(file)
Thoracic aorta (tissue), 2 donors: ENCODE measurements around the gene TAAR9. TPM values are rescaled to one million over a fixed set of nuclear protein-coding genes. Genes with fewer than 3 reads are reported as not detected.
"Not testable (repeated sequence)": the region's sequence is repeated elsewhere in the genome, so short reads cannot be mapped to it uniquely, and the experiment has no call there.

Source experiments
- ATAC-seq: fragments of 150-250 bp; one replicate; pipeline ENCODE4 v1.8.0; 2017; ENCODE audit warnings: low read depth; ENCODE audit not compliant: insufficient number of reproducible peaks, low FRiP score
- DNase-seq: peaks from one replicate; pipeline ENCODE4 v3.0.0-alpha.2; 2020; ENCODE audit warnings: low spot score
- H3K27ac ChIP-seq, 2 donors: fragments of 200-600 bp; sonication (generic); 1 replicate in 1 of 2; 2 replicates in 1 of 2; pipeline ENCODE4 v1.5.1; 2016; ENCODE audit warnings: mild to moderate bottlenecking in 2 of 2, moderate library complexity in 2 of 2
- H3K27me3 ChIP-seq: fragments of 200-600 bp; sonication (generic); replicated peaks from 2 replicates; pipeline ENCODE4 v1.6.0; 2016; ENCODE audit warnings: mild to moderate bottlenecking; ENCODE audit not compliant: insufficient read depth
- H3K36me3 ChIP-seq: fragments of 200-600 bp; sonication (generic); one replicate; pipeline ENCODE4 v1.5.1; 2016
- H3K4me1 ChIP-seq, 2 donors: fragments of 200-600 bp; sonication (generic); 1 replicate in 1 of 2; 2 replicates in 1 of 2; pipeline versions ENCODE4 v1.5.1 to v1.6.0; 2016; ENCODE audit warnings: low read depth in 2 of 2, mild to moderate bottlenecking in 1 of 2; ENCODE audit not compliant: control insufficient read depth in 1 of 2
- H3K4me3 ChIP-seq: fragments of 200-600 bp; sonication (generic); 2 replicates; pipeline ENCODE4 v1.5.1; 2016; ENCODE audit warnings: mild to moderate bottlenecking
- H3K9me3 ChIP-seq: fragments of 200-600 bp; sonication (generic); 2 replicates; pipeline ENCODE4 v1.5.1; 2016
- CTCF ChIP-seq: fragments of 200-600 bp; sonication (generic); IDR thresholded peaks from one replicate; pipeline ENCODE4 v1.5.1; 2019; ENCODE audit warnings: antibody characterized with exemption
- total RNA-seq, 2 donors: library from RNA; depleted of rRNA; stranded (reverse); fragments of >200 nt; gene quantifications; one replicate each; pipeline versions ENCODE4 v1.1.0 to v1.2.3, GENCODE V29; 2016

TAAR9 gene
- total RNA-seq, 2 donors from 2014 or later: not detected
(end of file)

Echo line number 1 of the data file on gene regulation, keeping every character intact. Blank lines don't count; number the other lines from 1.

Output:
Thoracic aorta (tissue), 2 donors: ENCODE measurements around the gene TAAR9. TPM values are rescaled to one million over a fixed set of nuclear protein-coding genes. Genes with fewer than 3 reads are reported as not detected.